The Edge TPU provides its best inference speeds when running just one model, because the cache space available on the Edge TPU cannot accommodate more than one model at a time. Although you can run multiple models on one Edge TPU, doing so requires the cache to be cleared each time you swap models, thus slowing down the entire pipeline. A solution to this performance bottleneck is to run each model on a different Edge TPU.
For example, you can connect multiple USB Accelerators to your host computer or attach a USB Accelerator to your Dev Board (which already has its own Edge TPU).
When multiple Edge TPUs are available, you can select which Edge TPU to use for each model using either the Edge TPU Python API or the C++ API.
Select an Edge TPU in Python
If you have multiple Edge TPUs connected, the Python API automatically assigns each inference
engine (such as
DetectionEngine) to a different Edge TPU. So you don't
need to write any extra code.
For example, if you have two Edge TPUs and two models, you can run each model on separate Edge TPUs by simply creating the inference engines as usual and then running them:
# Each engine is automatically assigned to a different Edge TPU engine_a = ClassificationEngine(classification_model) engine_b = DetectionEngine(detection_model)
If you have just one Edge TPU, then this code still works and both models run on the same Edge TPU.
However, if you have multiple (N) Edge TPUs and N + 1 (or more) models, then you must specify which Edge TPU to use for each additional inference engine. Otherwise, you'll receive an error that says your engine does not map to an Edge TPU device.
For example, if you have two Edge TPUs and three models, you must set the third engine to
run on the same Edge TPU as one of the others (you decide which). The following code shows how you
can do this for
engine_c by specifying the
device_path argument to be the same device used
# The second engine is purposely assigned to the same Edge TPU as the first engine_a = ClassificationEngine(classification_model) engine_b = DetectionEngine(detection_model) engine_c = DetectionEngine(other_detection_model, engine_b.device_path())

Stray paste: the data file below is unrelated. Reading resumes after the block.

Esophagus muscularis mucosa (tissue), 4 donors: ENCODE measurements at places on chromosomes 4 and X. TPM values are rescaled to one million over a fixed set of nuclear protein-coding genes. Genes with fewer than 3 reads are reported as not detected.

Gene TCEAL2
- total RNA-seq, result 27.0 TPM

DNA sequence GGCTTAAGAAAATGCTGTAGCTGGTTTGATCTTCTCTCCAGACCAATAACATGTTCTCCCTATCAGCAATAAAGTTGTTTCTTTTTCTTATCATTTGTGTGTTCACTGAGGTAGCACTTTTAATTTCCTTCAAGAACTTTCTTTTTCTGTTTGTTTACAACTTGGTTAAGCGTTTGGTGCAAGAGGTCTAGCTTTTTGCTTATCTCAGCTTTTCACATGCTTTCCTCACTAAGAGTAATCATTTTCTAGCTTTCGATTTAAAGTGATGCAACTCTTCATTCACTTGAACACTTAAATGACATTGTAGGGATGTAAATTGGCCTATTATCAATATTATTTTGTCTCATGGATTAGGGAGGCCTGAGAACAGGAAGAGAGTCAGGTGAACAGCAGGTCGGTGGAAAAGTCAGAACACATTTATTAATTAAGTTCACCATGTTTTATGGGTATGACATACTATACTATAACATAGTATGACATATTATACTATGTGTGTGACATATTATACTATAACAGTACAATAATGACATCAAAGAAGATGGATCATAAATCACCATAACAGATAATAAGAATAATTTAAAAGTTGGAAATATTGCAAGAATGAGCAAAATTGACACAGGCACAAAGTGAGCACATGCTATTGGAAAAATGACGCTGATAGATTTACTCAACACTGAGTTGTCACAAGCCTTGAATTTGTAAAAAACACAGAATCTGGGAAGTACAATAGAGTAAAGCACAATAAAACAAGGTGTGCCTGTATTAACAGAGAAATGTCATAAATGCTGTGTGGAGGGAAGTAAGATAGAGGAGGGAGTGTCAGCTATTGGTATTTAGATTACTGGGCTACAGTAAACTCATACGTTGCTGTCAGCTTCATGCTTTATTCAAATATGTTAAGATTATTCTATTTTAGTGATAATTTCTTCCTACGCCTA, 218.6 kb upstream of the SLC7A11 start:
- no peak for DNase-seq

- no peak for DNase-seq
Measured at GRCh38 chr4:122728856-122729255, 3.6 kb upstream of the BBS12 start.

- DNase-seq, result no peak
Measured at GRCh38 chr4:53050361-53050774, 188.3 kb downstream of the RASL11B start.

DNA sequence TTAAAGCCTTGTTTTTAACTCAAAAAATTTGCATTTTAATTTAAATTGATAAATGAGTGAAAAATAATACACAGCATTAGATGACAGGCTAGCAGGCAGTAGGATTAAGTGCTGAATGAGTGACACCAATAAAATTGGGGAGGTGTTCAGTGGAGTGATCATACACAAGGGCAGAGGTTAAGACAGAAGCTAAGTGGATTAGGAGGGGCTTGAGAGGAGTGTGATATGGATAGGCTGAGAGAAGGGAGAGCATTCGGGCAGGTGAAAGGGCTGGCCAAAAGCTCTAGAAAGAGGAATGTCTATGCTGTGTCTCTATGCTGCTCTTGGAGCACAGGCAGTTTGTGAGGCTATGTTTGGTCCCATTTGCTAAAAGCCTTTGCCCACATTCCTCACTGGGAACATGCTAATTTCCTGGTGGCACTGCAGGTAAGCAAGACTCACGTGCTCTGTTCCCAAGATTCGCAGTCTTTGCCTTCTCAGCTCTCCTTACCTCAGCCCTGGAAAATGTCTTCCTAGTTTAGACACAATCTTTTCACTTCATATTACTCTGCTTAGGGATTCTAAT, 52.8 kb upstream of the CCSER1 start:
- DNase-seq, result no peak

You can also get a list of available Edge TPU
device paths from
For example code, see
Select an Edge TPU in C++
Unlike the Python API, the C++ API requires that you always specify which Edge TPU you want to use
when you have more than one model. You can do this with the
method, which accepts arguments for the
device_path, which you can query with
Also see the
As you scale the number of Edge TPUs in your system, consider the following possible performance issues:
Python does not support real multi-threading for CPU-bounded operations (read about the Python global interpreter lock (GIL)). However, we have optimized our Python API to work within Python’s multi-threading environment for all Edge TPU operations because they are IO-bounded, which can provide performance improvements. But beware that CPU-bounded operations such as image downscaling will probably encounter a performance impact when you run multiple models because these operations cannot be multi-threaded in Python.
When using multiple USB Accelerators, your inference speed will eventually be bottlenecked by the host USB bus’s speed, especially when running large models.
If you connect multiple USB Accelerators through a USB hub, be sure that each USB port can provide at least 500mA when using the default operating frequency or 900mA when using the maximum frequency (refer to the USB Accelerator performance settings). Otherwise, the device might not be able to draw enough power to function properly.
If you use an external USB hub, connect the Edge TPU to the primary ports only. Some USB hubs include sub-hubs with secondary ports that are not compatible—our API cannot establish an Edge TPU context on these ports. For example, if you type
lsusb -t, you should see ports printed as shown below. The first 2 USB ports (
usbfs) will work fine but the last one will not.
/: Bus 02.Port 1: Dev 1, Class=root_hub, Driver=xhci_hcd/7p, 5000M | Port 3: Dev 36, If 0, Class=Hub, Driver=hub/4p, 5000M | Port 1: Dev 51, If 0, Class=Vendor Specific Class, Driver=usbfs, 5000M # WORKS | Port 2: Dev 40, If 0, Class=Hub, Driver=hub/4p, 5000M | Port 1: Dev 41, If 0, Class=Vendor Specific Class, Driver=usbfs, 5000M # WORKS |__ Port 2: Dev 39, If 0, Class=Vendor Specific Class, Driver=usbfs, 5000M # DOESN'T WORK
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